Pokk?n Tournament DX review for Nintendo Switch

Platform: Nintendo Switch
Publisher: Nintendo
Developer: Bandai Namco
Medium: Digital/Disc
Players: 1-2
Online: Yes
ESRB: E10+

I remember way back in the day when Pok?mon Stadium came out on the Nintendo 64 and it was the closest thing to a real Pokemon battle that my teenage mind could grasp. I mean fighting with the pocket monsters was cool and all, but just think of what it could look like with the power of the Nintendo 64! Unbelievable!

Oh how naive I was. It wasn’t until Smash Bros. with Pikachu and Jigglypuff that I really got a taste for how much potential there was with these characters in a fighting game. Fast forward to the Wii U and a collaboration between Nintendo and Bandai Namco brought us Pokk?n Tournament. Finally, the dream of getting down and dirty in a Pok?mon stadium had come to life, and we weren’t disappointed.

The only disappointment was that this was on the Wii U. Not that you could tell from how much we liked Pokk?n in our original review. I love Nintendo as much as the next guy, but let’s be real. A good game on the Wii U was a waste of a good game. Few people owned the system and nobody I knew ever wanted to play it despite some quality stuff on there.

Well once again with Pokk?n Tournament DX we can thank our lucky stars that some of the better Wii U exclusives are seeing ports to the Switch. There’s just no comparison to having the right tool for the job.

So you’re probably wondering if this is just a port or if the developers went the extra mile to add some things? Well the answer is yes! Yes for adding a little extra content at least. Pokken Tournament is still the same game on a technical performance scale. It does have a small bump in resolution to render at 720p natively and is at a solid 60 fps unless you play in the new split-screen VS. mode which just about halves the frame rate. No thanks! I’ll stick to single screen just like I’m used to.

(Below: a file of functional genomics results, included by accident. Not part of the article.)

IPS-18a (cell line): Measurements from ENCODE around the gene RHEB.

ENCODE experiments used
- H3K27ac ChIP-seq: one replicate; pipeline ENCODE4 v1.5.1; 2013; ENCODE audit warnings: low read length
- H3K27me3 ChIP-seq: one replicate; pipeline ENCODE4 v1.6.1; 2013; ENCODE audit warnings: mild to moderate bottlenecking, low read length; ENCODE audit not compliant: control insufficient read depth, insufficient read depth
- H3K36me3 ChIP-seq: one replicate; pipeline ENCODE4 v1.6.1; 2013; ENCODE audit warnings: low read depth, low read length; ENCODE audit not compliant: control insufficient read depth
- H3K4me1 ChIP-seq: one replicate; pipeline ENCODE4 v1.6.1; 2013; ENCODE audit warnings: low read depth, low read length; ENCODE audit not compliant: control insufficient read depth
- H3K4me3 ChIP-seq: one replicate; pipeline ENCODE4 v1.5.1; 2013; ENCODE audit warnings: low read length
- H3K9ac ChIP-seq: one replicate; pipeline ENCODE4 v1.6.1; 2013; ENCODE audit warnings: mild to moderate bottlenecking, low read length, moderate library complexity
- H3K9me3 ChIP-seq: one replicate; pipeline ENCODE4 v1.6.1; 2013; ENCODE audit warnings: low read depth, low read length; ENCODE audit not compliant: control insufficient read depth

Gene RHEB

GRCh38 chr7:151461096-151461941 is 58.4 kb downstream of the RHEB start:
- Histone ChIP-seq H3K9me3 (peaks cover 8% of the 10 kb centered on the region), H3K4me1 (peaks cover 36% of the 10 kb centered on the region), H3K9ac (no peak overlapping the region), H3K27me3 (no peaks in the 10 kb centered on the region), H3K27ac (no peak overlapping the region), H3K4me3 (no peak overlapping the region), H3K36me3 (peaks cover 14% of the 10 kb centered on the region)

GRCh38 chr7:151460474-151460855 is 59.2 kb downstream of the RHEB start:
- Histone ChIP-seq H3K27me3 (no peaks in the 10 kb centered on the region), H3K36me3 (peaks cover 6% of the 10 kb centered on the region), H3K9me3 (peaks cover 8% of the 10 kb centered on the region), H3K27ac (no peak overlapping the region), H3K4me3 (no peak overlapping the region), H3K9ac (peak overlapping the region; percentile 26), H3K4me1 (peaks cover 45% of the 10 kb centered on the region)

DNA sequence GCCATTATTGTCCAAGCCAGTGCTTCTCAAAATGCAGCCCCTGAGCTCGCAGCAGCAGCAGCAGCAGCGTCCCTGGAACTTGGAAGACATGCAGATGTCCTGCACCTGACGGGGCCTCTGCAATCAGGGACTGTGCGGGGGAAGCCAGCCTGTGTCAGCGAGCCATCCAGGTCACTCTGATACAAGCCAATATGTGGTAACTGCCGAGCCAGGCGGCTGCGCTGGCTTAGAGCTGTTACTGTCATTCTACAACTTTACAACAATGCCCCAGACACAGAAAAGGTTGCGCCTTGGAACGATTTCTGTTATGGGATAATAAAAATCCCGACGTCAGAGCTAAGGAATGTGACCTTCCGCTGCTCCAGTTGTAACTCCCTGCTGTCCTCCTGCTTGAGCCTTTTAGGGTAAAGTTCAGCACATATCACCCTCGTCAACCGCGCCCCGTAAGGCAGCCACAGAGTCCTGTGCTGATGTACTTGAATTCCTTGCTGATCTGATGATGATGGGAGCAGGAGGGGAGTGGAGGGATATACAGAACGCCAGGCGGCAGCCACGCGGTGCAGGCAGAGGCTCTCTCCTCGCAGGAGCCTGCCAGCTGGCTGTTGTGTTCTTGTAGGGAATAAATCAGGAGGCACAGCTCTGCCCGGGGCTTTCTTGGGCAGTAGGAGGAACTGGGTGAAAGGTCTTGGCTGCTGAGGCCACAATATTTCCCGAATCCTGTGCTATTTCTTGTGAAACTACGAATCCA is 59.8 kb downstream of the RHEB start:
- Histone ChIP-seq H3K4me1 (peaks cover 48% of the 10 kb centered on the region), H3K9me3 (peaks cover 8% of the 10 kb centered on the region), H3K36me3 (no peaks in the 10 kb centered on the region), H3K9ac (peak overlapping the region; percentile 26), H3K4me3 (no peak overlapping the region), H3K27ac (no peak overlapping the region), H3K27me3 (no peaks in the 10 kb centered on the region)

One new addition are daily challenges. These are fairly straightforward, such as winning two matches with a specific type of Pokemon. It adds a little variety and is fun to check in each day just to see what the challenge has to offer and play a half hour or so.

There is also something called team battles where you’ll choose three Pokemon who will build your party to fight against an opponent. This works out so that you have to defeat your rival’s party instead of a best-of-three match like most fighting games use. It’s a nice change of pace.

Everything else is still in tact, as I mentioned. There’s the single player campaign which has some story and follows your path as you rank up in the tournaments while learning about Shadow Mewtwo. It’s worth mentioning also that all characters are unlocked from the beginning here. No need to complete the story to get your hands on Mewtwo this time! We’re also treated to some roster additions from the arcade which is a good addition. Still, I think I’ll stick with Gengar. Yeah he’s a jerk, but sometimes you want a jerk to handle a fight.

It will probably come as no surprise, but Pokk?n Tournament DX on the Switch is the way to go. It offers everything from the original, but with added content and a much better platform to play it on. Yeah they probably could have spent more time with technical improvements like a higher resolution, but we also didn’t get a disaster on our hands as some ports can tend to turn out.

Grade: B+